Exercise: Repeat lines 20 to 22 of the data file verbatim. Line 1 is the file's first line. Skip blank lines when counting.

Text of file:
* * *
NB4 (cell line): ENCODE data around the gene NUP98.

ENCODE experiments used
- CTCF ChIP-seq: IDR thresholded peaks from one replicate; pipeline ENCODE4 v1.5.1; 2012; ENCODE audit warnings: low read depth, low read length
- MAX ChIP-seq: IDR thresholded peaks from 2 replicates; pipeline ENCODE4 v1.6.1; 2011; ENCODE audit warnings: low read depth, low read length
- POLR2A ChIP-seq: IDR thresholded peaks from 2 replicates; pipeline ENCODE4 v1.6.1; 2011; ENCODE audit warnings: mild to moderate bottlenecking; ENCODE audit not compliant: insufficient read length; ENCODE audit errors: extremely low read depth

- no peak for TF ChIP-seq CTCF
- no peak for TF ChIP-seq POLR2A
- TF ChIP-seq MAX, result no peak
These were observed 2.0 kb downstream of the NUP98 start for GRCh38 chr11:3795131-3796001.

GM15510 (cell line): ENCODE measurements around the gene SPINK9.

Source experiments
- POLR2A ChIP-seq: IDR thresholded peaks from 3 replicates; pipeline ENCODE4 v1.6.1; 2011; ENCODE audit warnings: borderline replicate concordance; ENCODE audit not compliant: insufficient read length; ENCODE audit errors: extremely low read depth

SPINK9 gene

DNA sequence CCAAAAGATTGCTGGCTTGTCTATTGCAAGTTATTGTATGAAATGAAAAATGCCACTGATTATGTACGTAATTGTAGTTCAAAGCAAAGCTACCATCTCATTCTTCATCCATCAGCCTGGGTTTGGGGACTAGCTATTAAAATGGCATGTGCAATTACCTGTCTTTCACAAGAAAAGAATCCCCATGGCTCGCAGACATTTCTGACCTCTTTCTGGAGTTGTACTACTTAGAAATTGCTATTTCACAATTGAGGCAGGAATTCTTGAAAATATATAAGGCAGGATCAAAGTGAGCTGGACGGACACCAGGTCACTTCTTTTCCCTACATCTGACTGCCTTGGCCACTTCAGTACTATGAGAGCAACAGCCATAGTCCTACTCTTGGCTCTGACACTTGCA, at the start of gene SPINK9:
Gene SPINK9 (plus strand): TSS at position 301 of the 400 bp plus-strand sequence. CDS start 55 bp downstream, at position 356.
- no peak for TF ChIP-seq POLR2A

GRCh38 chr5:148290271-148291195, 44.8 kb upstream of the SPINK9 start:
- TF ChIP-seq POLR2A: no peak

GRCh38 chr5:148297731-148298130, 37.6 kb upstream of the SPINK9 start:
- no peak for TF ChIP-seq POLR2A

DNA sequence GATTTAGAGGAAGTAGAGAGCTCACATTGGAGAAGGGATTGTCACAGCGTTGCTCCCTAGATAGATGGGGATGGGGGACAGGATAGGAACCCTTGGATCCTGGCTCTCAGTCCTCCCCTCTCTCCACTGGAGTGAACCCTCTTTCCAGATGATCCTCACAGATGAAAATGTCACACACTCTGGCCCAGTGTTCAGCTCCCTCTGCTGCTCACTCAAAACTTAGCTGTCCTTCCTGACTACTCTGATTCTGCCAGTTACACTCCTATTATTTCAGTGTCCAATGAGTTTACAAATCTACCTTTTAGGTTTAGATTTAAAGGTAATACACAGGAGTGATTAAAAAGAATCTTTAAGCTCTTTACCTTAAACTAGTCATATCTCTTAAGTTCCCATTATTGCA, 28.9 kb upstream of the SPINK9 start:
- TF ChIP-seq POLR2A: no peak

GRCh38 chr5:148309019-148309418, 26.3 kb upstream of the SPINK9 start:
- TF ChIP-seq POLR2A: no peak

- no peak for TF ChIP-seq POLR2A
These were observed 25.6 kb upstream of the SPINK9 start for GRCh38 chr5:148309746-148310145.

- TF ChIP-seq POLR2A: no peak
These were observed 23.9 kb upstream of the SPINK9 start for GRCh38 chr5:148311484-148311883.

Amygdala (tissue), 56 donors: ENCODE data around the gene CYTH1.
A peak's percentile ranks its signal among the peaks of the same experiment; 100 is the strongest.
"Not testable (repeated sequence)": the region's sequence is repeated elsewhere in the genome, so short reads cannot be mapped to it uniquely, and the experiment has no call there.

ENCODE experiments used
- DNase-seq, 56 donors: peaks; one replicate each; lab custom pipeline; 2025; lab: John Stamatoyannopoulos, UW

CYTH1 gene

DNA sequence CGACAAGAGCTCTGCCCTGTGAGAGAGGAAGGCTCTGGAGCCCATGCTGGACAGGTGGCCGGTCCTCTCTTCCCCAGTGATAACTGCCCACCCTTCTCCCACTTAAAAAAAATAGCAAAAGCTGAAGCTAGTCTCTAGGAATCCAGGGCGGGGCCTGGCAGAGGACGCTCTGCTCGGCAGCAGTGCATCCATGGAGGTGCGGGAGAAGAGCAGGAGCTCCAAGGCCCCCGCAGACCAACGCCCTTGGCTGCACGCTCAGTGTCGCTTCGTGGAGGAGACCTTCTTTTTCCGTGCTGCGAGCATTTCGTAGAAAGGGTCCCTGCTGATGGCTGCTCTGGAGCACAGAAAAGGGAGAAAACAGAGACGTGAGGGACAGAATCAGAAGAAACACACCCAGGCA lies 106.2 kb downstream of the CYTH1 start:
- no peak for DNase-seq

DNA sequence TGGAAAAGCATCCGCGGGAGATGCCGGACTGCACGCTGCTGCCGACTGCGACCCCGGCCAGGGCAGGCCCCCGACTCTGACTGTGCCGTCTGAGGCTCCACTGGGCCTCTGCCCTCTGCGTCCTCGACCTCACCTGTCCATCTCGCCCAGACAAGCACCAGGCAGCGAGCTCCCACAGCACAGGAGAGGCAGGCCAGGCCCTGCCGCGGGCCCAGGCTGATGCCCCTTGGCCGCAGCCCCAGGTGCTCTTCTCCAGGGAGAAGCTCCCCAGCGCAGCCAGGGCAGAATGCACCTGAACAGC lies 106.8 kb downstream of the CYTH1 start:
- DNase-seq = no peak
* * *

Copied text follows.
- no peak for TF ChIP-seq POLR2A

DNA sequence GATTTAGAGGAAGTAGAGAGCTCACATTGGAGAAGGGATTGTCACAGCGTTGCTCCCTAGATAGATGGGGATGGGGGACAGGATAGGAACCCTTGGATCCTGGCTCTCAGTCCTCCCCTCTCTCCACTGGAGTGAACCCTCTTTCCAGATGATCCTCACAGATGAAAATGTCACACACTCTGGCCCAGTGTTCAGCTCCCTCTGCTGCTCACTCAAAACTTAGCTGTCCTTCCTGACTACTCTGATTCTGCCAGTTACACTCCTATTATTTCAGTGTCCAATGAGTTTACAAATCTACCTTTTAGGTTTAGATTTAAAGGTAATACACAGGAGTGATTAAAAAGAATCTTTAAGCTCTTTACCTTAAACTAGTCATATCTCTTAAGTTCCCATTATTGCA, 28.9 kb upstream of the SPINK9 start:
- TF ChIP-seq POLR2A: no peak